How I stepped into my name…

By March 29, 2021 2 Comments

I walked down the narrow gorge called the siq that leads visitors through a 1.2 kilometer pathway to the grand entrance of the ancient Nabatean city of Petra, Jordan. The site is regal and majestic in its own right, chosen by over 100 million people in 2007 to be one of the new 7 wonders of the world. But that morning in September of 2017, it felt like the city was expecting me, its rose-hewed aging stones appearing fatigued from keeping centuries of secrets, relieved to unload some of the “burden” of wisdom they have nurtured along the ages. By that point, I had begun my own journey of organic unloading and unlearning.

I was decked out in my yoga regalia: black leggings, a red sleeveless t-shirt flaunting newly-sculpted yoga arms, and a spotless purple Jade yoga mat slung across my shoulder, escorted as chance would have it by two royal badia officers in their ceremonial Jordanian uniforms, their rifles in lieu of a yoga mat, making their way down the same and only path to start their day. I thought I was also starting mine: a photoshoot to grace the 2018 Jade Yoga calendar. 

Walking down the siq in Petra with my teacher and friend Arjuna Ra

My heart told me something profound was unfolding for me. I made sure to walk deliberately, taking in every detail from the thump of our footsteps, choreographed in unison, to the temperature of the breath grazing my upper lip. But it was the sound of the silence deafening my ears that made my heart skip a few beats. Even the stones stood a little mightier, for they too seemed moved by the moment. In the breeze, a message came to me: you are Khadija.

That was the day I stepped into my name, at the ripe young age of 44.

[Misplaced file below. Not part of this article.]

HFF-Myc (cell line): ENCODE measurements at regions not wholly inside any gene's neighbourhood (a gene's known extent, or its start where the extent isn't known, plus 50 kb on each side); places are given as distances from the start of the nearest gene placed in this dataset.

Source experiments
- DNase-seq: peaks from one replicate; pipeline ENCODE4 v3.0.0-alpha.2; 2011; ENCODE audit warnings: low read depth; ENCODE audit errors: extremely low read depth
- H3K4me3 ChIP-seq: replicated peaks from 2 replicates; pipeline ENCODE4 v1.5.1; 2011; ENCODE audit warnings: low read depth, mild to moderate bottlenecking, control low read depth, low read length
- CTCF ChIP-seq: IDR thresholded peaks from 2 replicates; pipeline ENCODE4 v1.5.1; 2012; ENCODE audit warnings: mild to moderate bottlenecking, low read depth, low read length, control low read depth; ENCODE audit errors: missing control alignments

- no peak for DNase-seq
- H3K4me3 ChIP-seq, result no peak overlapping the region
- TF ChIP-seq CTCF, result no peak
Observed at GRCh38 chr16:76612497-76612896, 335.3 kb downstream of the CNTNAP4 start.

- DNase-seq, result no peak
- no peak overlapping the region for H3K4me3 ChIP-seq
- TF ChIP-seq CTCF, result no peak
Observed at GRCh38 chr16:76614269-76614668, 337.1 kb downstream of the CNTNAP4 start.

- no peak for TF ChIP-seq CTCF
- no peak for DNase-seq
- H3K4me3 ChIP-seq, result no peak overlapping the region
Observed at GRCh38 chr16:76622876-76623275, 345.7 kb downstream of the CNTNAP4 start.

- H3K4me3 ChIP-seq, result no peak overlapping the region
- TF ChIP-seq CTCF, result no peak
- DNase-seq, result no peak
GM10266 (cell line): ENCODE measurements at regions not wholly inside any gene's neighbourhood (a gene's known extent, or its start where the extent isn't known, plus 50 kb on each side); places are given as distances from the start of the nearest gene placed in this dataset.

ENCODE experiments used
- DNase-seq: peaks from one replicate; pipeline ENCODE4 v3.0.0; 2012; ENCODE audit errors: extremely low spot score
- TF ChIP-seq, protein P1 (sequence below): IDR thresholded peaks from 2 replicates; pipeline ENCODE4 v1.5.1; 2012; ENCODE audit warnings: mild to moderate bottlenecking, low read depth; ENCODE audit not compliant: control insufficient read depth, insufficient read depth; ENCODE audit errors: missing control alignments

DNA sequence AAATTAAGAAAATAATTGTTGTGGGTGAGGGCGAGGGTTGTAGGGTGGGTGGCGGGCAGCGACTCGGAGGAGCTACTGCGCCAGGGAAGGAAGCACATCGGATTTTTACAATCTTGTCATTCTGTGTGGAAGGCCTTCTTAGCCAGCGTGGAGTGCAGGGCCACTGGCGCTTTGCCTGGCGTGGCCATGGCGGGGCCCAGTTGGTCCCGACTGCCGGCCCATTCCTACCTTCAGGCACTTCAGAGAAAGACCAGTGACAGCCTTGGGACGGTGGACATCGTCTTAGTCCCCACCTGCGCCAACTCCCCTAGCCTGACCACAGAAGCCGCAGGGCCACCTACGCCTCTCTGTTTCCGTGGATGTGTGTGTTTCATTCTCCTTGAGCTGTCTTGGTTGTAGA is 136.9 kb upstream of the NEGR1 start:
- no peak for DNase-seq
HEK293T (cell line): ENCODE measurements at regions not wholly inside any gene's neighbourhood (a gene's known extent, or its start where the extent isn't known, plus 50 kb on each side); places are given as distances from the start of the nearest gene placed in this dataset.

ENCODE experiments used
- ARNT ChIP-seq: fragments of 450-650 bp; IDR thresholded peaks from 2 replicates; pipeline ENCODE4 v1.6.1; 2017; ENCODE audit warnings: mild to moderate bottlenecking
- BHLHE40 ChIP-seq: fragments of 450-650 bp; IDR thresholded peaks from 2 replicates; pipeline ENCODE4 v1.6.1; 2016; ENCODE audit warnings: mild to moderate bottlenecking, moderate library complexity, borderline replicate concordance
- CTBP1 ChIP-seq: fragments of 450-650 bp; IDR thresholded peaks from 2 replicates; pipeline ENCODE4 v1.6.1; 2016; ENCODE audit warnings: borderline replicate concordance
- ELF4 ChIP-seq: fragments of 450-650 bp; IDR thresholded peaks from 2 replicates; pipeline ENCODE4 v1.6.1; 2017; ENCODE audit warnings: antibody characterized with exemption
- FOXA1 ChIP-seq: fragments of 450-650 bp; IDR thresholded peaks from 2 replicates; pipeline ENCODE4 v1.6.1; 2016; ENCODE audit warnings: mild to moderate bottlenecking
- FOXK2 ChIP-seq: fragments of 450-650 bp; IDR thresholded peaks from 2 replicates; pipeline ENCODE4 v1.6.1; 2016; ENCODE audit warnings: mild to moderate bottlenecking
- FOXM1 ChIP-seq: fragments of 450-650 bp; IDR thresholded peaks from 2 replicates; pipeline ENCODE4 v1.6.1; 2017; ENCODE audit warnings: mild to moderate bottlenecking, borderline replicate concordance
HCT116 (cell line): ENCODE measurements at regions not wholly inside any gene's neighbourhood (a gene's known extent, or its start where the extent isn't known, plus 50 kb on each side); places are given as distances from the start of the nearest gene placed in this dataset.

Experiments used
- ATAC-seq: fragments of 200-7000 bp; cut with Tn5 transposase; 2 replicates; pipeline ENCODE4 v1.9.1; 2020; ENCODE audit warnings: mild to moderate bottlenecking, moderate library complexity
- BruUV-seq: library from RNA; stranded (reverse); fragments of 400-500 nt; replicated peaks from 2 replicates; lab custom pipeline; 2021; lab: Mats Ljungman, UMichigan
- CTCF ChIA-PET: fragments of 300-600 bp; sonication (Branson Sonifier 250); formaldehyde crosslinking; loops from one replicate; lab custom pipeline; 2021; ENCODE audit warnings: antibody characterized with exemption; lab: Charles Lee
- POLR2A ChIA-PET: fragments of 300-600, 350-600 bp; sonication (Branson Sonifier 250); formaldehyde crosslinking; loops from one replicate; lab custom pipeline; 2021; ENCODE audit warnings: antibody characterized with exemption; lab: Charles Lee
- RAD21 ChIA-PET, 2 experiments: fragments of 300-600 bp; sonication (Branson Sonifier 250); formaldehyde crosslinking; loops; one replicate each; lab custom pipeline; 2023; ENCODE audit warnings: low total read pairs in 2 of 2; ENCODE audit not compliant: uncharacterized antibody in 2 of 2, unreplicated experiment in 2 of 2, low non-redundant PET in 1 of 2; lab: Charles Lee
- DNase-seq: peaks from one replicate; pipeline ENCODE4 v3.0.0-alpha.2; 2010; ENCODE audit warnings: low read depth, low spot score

My mother named me Khadija after my grandmother. Sort of, but not exactly; not in the way the first child is named after a parent or in our case in the Middle East a grandparent. I am the youngest of three children. My sister and brother have perfectly “normal” names, favorite names my mother saved for her children someday. I don’t know if she had a favorite third name, but I do know my name was chosen as a modest protestation against the invasion of Western names —and values I imagine— into our culture. A cousin chose the name “Diana” for his daughter. My mother revolted and vowed —to my father’s utter delight— to name the child in her belly Khadija after his mother, whom incidentally she had never met nor known very much about. I have been told when the time came for them to register my name on my birth certificate, my mother hesitated, fearing the weight of this big name would break my back.  The extended family was outraged. My Italian aunt couldn’t even pronounce it. She immediately started calling me “Gigi.” 

And that was the day 48+ years ago when I became the proud holder of two names, two vastly conflicting names in equally paradoxical worlds. Until that morning in Petra, Gigi was the apologetic/defensive/confused Muslim woman: “Western” in childish respects, competitive and hard-working occasionally, loud and curious when pressured, and committed to the defensive narrative of proving that Muslims were not violent, misogynist, or extreme.